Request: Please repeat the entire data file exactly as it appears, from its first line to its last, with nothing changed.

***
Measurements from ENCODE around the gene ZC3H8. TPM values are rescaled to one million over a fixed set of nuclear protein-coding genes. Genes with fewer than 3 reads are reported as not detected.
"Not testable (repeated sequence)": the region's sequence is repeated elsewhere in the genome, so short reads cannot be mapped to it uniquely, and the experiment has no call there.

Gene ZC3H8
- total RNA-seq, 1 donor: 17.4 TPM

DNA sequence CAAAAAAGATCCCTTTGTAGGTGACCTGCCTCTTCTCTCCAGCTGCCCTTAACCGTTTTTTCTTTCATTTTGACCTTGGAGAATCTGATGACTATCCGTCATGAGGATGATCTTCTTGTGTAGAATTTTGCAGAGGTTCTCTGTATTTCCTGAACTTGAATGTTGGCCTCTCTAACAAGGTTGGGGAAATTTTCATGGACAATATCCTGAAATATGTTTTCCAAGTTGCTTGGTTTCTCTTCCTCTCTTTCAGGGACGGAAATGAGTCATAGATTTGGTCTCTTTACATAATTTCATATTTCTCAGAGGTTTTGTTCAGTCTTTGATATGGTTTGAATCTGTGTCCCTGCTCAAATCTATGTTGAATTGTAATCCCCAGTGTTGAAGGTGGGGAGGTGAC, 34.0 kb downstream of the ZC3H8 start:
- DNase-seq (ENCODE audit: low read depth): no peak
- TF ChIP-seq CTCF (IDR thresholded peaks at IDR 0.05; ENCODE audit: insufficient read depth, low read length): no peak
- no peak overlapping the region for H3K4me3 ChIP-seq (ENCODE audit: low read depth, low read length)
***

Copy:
Measurements from ENCODE around the gene ZC3H8. TPM values are rescaled to one million over a fixed set of nuclear protein-coding genes. Genes with fewer than 3 reads are reported as not detected.
"Not testable (repeated sequence)": the region's sequence is repeated elsewhere in the genome, so short reads cannot be mapped to it uniquely, and the experiment has no call there.

Gene ZC3H8
- total RNA-seq, 1 donor: 17.4 TPM

DNA sequence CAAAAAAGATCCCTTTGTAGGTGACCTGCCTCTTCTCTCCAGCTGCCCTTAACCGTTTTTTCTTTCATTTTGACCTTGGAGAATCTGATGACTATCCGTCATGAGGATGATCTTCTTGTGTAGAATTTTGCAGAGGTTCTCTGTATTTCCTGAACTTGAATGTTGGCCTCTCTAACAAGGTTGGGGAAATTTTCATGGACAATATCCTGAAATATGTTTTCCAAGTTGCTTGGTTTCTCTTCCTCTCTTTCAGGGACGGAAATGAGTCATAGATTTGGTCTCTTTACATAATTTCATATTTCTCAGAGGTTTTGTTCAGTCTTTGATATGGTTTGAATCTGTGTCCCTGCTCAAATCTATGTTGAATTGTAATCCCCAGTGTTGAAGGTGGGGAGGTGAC, 34.0 kb downstream of the ZC3H8 start:
- DNase-seq (ENCODE audit: low read depth): no peak
- TF ChIP-seq CTCF (IDR thresholded peaks at IDR 0.05; ENCODE audit: insufficient read depth, low read length): no peak
- no peak overlapping the region for H3K4me3 ChIP-seq (ENCODE audit: low read depth, low read length)